Deception on the Set
NARROW ESCAPE 1 FRANK
I TRUDGED FORWARD AS BAYPORT burned around me. Draped in tattered clothing, I was part of a long line of refugees who looked beaten and hopeless shuffling through the destruction. I felt the heat from flames erupting from storefront windows. Blackened and wrecked vehicles littered the street and sidewalks. The dreary procession veered around a smoldering upturned delivery truck in the middle of the boulevard.
I couldn’t believe how my once-beautiful downtown Bayport had been transformed into a postapocalyptic wasteland. Just a week ago, everything was normal. Winslow Pharmacy’s huge plate-glass windows were intact instead of in shattered pieces all over the sidewalk. The Dollar Hut was full of shoppers and without flames erupting from the
front doors. Sickly sweet instrumental music filled the air in Sal’s Diner rather than the buzzing of downed electrical wires. All this mayhem happened in just a short week. Right after they came to town.
“Unreal,” whispered my brother, Joe, as he lumbered along next to me. His blond hair was almost black, and his face was covered in soot and ash. Like everyone else, Joe wore ripped, threadbare clothing. “I never thought I’d see Bayport like this.”
“No kidding,” I murmured.
I glanced around at the long line of refugees, many of whom I knew. I spotted some of my classmates and friends, including Eric Watts, Amanda Paul, and Hector Cruz. Even my chemistry teacher, Mr. Watson, wore a torn and stained blue blazer. Mrs. Sally Gertz, owner of Sal’s Diner, didn’t even look up as she passed her smoking restaurant.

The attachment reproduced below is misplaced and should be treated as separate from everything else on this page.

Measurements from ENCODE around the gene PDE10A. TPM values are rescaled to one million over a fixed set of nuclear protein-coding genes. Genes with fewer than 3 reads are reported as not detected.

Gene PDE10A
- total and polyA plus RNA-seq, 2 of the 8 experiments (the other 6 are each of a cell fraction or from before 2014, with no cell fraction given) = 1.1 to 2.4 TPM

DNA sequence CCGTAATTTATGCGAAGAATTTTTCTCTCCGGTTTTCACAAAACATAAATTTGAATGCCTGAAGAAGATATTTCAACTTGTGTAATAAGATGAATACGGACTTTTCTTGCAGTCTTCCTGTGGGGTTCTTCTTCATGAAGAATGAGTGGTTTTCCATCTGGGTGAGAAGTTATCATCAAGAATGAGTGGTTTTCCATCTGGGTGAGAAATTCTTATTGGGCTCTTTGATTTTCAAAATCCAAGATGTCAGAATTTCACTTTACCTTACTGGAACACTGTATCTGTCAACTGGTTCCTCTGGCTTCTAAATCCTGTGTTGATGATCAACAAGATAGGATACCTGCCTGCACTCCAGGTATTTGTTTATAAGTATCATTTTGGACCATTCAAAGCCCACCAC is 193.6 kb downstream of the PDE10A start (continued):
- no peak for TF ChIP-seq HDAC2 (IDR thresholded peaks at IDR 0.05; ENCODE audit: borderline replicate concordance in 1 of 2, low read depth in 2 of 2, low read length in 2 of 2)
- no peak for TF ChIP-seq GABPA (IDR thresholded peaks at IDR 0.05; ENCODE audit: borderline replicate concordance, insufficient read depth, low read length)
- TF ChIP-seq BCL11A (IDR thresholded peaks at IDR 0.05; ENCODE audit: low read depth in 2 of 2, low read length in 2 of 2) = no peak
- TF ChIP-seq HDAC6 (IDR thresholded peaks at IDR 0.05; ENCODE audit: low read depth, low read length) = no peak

All of a sudden we heard a scream.
Something was happening at the back of the procession. Then, another scream. This one was closer. Everyone picked up the pace. I looked back to see a commotion in the distance. The people at the end of the line were pushing forward, running from something.
“You think we’ll see them from here?” asked Joe.
“I don’t know,” I replied. My stomach knotted with excitement. I knew I was supposed to be frightened, but part of me wanted to see our pursuers, couldn’t wait to catch a glimpse of them.
More screams, even closer. The sounds of terror were mixed with primal grunts and growls. Everyone around me moved faster, and I found I had to jog to keep up with the pack. Yet I couldn’t help glancing over my shoulder for a glimpse of the creatures terrorizing them. Terrorizing us!
This time I caught flashes of them. Not so far behind us I saw biting teeth and skeletal claws swiping at the crowd. It was a good thing I looked back.
“Oh!” cried Mrs. Gertz as she stumbled and fell to the ground.
I spun around and pushed against the charge of frightened people. All the while the screams and growls grew louder. When I reached Mrs. Gertz, I slipped behind her to shield her from the oncoming crowd. The screams surrounded us, and the rush tripled to a panicked stampede. Grabbing her arms, I helped the woman to her feet.
“Thank you, Frank,” she said with a smile. Then her eyes focused on something over my left shoulder. She shrieked and then dashed into the raging river of refugees.
Something clamped onto my left shoulder. I spun around to find myself face-to-decomposing-face with . . . a zombie!
Milky-white eyes stared back at me through pronounced eye sockets. Gray skin stretched over bony cheekbones and pulled away from grinning yellow teeth. Black liquid oozed over its bottom lip as its mouth opened wide, ready to take a bite.
I felt another one grasp my right arm. It jerked me away
just as the first undead creature lunged forward. I stumbled away from the first zombie and spun to confront the second. But luckily, it wasn’t a zombie—just Joe.
“You want to be a zombie snack?” asked Joe.
“No way!” I replied.
I stumbled into a run as Joe and I followed the fleeing refugees. A glance back showed a horde of the undead in pursuit. They moved faster than I expected; a few almost kept pace with the escaping mass of Bayport citizens.
This was amazing! Despite the chaos, I couldn’t help smiling with delight.
A loud burst of static filled the air. It was followed by a tinny voice amplified over an electronic megaphone.
“And . . . cut!”